Volume 2 No 7 (2005)


PARIS IS BURNING. The continuous rioting and seemingly wanton acts of destruction suggest a lot of built up frustration among Arab and African minorities, especially the youth. The duration of the riots and the rapid spread to other cities in France seem to have caught everyone, including the centre-right government, by surprise. Thus far, its rather heavy-handed response has not quelled the unrests. On the contrary, if anything, it has fuelled the underlying anger and resentment more. Where do these expressions of anger, frustration and defiance come from? And why should we in South Africa take note of disturbances that take place about ten thousand kilometres away? We have our own protests and clashes that take place in different localities across the country, which in some or other way have to do with issues of power, influence, access to resources and identity. In this sense, then, there are some similarities between the situation in France and recent local protests in South Africa. Of course, there are many differences as well, too many to mention. One other similarity, not uncommon in cities all over the world, is the spatial manifestation of inequality, with enclaves of poverty, marginalisation and exclusion far removed from social and economic opportunities. Is it far-fetched to conceive that one day the townships across South Africa, like the banlieus in France, will be burning and that local protests will spill over – once again – into a national uprising against a lack of services, income and employment? Surely, if the ambitions of the developmental state bear out, such a scenario is highly unlikely. One decisive factor will be whether South Africa’s governance system is as indifferent, if not hostile, to all its people as the French system seems to be. 

In Thought Matters we reprint an article that first appeared on Aljazeera.net on 8 November. The author, Soumaya Ghannoushi, is a researcher in the history of ideas at the School of Oriental & African Studies, University of London.



The corrosive division in France

By Soumaya Ghannoushi

JUST AS HURRICANE Katrina has exposed the ugliness of America's segregation system, the ghettoes, racism, misery and poverty that lurk beneath the thin surface of economic prosperity and social harmony, the recent riots in Paris have laid bare the darker side of the ‘city of lights’. Paris, the capital which had once mesmerised generations of artists, intellectuals and politicians from around the world, looks today like a city of ghosts, violence, social alienation and economic marginalisation.

Watching the TV scenes of wretchedness, anger and rioting I had to remind myself that this was France, not some poverty ridden, war-stricken third world country. The violent riots that have convulsed Paris' banlieus for over a week are not a passing event, or the isolated acts of gangs of delinquent youths, dismissed by the hawkish French Interior Minister Nicholas Sarkozy as "rabble", "scum", "yobs" and "louts", who need to be "cleaned up". These disturbances are a vivid symptom of the profound crisis at the heart of the French social and cultural system, a crisis that has been accumulating for decades, growing like a snowball with the passing of every day in the bleak enclaves of Paris' immigrant suburbs.

The clashes began when two terrified teenagers, Bouna Traore, 15, and Ziad Benna, 17, desperately clambered the 2m wall of the electricity station on the rundown estate of Clichy-sous-Bois to hide from the police. Bouna and Ziad died promptly, electrocuted by 20,000 volts of electricity and France erupted into urban rioting such as it has not seen for decades. Furious youths hurled stones at the police, set light to hundreds of cars and buildings. The mayhem soon swept from the dark suburbs of Paris to become a nationwide crisis. With Bouna and Ziad's deaths the violent tensions seething in the depths of French society spilled over across its loathsome racial barriers beyond its poor immigrant estates into the spotlight. I remember once asking a group of young men of Arab descent, whose families have been living in France for decades, whether they felt French. All answered in the negative. "I do not belong here" one of them said. "There is nothing for me. There are jobs. But if your name is Muhammad, Ali, or Rashid, don't even bother to apply. The most I can hope for is a job at the local McDonald's." Another added bitterly: "I was born here, and so was my father. How many generations would it take for me to be considered French?"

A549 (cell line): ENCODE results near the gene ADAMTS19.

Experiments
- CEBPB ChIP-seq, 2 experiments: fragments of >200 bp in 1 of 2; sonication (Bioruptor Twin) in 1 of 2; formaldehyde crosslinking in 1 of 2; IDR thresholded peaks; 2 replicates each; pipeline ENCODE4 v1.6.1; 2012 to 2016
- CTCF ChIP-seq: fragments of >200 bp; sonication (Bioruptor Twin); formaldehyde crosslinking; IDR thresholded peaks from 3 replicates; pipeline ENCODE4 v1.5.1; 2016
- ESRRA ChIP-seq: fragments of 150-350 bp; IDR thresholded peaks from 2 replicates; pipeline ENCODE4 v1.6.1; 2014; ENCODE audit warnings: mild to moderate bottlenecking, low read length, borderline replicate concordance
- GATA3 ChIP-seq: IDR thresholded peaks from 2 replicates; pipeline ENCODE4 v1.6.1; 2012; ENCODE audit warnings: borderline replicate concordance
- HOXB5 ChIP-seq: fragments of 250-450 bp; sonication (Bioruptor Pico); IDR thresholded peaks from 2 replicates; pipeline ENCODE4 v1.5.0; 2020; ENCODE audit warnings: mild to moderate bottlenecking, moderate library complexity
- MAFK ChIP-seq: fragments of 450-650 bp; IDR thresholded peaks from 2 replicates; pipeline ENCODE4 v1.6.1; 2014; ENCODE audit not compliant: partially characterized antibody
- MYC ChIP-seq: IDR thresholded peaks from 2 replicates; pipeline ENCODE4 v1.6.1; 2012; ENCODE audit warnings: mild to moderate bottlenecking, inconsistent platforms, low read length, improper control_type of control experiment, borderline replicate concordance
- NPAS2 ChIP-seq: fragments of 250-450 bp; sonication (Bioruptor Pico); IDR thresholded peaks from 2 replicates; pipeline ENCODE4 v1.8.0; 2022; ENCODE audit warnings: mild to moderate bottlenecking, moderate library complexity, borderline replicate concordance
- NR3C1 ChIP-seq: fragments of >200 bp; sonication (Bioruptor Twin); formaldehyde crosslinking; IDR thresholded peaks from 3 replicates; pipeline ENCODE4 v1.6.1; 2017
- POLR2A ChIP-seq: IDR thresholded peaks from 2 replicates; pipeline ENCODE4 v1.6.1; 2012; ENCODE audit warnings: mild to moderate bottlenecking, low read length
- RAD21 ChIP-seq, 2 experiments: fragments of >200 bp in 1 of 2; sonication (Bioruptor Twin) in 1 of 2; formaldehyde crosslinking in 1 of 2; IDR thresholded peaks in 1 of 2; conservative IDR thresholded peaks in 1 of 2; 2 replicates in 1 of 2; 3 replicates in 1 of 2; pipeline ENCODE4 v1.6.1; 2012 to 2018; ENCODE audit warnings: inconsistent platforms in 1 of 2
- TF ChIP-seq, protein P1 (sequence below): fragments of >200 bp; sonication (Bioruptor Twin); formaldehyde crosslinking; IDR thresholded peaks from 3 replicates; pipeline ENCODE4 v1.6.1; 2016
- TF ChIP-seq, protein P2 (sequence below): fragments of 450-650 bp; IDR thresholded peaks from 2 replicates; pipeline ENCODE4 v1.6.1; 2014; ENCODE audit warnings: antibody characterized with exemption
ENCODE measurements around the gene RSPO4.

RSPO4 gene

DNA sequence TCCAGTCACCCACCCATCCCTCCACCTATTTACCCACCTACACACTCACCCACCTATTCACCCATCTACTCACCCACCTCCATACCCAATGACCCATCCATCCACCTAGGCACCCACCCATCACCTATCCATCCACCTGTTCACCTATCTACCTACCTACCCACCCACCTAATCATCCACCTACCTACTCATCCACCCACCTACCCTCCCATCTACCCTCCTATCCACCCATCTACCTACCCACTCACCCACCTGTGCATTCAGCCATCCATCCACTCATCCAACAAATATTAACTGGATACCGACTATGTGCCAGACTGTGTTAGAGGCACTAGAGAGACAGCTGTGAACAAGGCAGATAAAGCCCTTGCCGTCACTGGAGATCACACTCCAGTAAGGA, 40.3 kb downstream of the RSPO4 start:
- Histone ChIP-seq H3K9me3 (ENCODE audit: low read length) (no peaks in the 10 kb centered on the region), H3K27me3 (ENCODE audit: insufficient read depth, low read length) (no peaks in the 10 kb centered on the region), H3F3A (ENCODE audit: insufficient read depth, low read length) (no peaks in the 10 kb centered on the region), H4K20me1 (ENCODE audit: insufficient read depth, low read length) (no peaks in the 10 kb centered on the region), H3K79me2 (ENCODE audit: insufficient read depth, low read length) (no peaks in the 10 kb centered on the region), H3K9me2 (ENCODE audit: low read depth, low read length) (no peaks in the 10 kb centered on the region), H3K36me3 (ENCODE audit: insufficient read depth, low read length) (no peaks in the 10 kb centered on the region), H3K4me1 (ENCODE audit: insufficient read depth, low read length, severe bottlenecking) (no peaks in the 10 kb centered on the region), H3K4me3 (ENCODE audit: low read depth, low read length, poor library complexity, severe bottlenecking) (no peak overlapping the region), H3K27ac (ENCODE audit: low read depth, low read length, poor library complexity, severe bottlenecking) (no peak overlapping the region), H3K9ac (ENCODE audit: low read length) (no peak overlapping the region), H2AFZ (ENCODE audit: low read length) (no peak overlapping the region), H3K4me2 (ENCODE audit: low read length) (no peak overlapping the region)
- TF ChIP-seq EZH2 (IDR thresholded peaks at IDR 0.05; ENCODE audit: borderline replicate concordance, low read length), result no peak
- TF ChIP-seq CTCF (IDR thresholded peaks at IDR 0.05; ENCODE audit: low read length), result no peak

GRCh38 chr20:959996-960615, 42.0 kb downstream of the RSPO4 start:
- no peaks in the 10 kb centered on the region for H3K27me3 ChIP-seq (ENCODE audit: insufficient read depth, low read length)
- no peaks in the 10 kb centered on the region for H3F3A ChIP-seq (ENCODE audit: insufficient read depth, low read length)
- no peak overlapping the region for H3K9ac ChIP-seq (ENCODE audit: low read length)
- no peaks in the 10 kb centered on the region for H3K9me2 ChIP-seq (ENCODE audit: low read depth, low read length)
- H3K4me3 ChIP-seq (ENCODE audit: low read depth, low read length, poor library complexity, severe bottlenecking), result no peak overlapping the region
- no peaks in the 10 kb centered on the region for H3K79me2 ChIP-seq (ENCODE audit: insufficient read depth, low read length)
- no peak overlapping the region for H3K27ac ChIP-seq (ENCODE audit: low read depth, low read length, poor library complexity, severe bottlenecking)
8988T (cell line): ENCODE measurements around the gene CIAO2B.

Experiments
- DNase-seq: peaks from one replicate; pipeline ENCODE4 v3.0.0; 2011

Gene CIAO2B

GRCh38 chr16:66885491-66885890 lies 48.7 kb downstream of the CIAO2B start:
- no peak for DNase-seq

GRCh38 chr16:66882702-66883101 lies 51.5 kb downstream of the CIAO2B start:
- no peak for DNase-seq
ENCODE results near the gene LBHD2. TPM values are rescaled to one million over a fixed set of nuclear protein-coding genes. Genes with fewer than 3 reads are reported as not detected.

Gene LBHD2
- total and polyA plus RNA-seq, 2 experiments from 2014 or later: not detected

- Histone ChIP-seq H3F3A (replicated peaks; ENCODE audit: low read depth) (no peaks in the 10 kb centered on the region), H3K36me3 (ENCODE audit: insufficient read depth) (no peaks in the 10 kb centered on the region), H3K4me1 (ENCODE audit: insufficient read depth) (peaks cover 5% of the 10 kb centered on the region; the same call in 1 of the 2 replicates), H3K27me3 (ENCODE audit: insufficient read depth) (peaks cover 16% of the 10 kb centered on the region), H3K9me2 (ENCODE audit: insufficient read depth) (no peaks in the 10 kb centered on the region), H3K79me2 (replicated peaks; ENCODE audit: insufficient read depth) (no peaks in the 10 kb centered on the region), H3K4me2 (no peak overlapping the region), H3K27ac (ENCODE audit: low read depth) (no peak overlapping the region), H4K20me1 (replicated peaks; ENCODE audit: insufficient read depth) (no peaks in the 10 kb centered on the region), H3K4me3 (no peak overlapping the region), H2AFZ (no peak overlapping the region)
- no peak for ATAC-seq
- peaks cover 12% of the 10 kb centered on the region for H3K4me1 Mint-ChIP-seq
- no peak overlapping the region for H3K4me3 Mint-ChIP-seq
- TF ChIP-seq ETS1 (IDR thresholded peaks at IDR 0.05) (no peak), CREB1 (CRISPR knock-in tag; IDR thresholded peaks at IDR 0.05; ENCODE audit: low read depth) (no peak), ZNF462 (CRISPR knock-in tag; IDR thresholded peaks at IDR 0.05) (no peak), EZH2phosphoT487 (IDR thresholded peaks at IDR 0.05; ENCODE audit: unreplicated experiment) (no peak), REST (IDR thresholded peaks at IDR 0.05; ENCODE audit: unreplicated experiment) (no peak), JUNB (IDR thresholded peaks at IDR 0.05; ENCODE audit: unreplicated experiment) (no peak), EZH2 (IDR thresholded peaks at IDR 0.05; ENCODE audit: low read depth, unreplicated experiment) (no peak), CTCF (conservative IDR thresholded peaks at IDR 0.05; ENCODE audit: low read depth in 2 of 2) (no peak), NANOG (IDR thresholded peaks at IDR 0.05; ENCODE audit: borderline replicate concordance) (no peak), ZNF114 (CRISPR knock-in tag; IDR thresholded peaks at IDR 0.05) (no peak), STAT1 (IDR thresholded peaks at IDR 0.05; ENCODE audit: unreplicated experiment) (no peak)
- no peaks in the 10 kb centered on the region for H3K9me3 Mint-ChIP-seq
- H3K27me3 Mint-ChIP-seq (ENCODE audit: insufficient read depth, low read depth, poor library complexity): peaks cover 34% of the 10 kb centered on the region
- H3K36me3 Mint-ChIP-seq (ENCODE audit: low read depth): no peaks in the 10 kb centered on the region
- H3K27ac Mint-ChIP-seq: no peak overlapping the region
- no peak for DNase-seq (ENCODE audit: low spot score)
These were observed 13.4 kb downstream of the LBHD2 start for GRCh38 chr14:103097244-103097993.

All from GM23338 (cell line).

The rioters setting nursery schools ad shops ablaze are French by birth, language, education and culture. Yet France still refuses to acknowledge them as its own, still refers to them as immigrants and sons of immigrants. The majority are incarcerated in poor housing estates, where unemployment figures are three times the national average. Those who defy the odds and succeed in gaining a university qualification are five times more likely to end up in unemployment than their white counterparts (26.5% compared with 5%). Most are trapped in a hopeless downward spiral of joblessness, racial discrimination, and clashes with the police. What the inner cities are to the United States, the banlieus (suburbs) are to France. France's "beurs", the sons and grandsons of its former colonials have no sense of belonging to the French nation, not because they are intrinsically unpatriotic, or naturally hostile to France, but because this land where they, their fathers, sometimes even grandfathers, were born and brought up continues to deny them a dignified existence, or a sense of respect and recognition.